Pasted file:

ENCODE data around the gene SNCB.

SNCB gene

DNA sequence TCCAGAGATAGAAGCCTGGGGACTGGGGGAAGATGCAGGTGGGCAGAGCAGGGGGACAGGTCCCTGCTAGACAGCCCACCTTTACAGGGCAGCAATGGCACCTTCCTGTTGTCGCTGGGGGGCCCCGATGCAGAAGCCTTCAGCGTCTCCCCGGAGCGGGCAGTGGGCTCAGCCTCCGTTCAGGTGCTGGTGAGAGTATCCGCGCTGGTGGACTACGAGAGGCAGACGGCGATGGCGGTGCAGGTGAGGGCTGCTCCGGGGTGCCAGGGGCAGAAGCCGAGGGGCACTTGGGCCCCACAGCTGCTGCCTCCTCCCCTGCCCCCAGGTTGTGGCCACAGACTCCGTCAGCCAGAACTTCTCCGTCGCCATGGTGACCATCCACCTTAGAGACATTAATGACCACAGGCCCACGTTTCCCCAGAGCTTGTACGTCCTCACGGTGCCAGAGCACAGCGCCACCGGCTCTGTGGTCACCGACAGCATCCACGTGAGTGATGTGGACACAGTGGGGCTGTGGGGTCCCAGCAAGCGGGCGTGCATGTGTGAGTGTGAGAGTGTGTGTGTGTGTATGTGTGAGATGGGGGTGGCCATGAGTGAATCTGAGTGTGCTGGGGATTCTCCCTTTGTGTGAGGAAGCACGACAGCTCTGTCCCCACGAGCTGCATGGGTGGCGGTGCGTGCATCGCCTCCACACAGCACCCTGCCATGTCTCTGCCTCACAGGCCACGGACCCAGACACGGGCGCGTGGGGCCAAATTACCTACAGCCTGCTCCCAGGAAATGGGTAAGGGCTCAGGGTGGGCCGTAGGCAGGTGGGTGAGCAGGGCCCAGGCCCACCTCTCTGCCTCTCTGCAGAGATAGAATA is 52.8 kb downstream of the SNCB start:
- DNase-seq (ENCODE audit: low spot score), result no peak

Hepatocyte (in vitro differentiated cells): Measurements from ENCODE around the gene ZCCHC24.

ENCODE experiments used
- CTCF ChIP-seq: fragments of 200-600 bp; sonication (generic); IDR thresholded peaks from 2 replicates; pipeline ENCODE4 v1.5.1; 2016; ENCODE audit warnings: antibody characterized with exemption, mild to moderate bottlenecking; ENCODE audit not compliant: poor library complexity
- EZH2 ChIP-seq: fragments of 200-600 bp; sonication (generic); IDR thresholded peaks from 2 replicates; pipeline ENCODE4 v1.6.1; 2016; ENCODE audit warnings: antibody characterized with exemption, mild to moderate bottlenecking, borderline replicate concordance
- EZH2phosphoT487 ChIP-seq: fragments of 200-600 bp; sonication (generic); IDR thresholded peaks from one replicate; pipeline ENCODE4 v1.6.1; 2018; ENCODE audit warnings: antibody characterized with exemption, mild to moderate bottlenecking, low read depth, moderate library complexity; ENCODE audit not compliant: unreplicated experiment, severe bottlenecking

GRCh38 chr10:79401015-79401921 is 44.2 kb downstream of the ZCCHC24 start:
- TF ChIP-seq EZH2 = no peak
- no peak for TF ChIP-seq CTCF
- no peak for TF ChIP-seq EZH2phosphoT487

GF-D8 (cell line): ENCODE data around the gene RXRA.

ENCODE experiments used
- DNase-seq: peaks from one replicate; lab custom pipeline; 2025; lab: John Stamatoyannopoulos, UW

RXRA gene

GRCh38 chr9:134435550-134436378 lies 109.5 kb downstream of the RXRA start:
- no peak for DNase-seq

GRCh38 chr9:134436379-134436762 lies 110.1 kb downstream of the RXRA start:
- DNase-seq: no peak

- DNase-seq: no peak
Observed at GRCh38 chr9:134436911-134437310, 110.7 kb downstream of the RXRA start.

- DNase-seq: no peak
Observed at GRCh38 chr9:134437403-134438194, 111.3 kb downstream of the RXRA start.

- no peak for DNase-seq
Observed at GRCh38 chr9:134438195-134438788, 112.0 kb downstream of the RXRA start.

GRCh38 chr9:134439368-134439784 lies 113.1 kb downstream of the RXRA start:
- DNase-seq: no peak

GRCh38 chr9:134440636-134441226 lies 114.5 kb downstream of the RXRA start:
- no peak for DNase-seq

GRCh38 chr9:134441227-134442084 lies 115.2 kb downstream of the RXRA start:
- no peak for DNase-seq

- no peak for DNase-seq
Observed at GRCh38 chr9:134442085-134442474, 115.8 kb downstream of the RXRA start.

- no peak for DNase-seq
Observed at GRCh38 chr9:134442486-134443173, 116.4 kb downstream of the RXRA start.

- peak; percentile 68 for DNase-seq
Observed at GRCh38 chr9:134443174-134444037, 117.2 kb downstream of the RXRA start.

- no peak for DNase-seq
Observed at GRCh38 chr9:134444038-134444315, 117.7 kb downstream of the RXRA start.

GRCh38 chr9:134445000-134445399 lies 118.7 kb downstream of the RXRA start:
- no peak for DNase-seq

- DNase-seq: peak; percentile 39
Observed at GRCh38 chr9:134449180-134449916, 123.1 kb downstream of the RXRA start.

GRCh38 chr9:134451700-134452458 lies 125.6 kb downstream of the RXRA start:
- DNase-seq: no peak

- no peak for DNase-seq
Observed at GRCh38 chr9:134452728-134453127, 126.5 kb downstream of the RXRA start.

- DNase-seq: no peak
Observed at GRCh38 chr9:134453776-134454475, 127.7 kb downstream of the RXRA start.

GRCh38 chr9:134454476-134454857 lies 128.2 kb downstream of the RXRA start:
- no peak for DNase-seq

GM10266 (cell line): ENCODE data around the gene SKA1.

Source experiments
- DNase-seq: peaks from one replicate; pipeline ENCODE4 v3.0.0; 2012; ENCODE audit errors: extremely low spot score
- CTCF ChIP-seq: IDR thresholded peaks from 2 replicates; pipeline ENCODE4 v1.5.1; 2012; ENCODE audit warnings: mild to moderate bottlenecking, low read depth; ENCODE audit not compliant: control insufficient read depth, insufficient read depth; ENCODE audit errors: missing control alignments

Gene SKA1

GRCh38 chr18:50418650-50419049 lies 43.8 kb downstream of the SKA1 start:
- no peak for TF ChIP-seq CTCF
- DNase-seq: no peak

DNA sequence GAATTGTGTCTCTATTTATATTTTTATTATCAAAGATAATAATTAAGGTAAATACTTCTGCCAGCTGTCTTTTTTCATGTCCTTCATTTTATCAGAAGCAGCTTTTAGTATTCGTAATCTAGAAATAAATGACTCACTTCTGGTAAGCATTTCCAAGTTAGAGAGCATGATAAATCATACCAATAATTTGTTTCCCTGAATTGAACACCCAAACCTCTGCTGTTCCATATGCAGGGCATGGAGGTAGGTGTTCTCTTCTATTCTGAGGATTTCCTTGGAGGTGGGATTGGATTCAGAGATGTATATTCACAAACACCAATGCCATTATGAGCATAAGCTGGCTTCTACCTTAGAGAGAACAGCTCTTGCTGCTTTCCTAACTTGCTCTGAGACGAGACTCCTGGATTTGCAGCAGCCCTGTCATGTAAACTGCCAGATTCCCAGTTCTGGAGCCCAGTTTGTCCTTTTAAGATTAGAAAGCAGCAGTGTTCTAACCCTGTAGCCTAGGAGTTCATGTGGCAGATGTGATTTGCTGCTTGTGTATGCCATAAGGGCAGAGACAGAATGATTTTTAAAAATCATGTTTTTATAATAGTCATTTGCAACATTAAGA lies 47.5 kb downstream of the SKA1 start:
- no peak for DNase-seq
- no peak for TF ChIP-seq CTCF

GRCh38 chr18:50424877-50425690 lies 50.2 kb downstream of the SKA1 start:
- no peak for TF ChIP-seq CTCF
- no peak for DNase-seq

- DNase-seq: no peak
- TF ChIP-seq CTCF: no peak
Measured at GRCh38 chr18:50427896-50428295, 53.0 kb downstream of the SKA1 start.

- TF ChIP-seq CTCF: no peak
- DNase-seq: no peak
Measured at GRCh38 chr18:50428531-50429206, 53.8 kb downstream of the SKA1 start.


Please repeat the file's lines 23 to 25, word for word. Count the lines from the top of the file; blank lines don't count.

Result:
Observed at GRCh38 chr9:134436911-134437310, 110.7 kb downstream of the RXRA start.

- DNase-seq: no peak
Observed at GRCh38 chr9:134437403-134438194, 111.3 kb downstream of the RXRA start.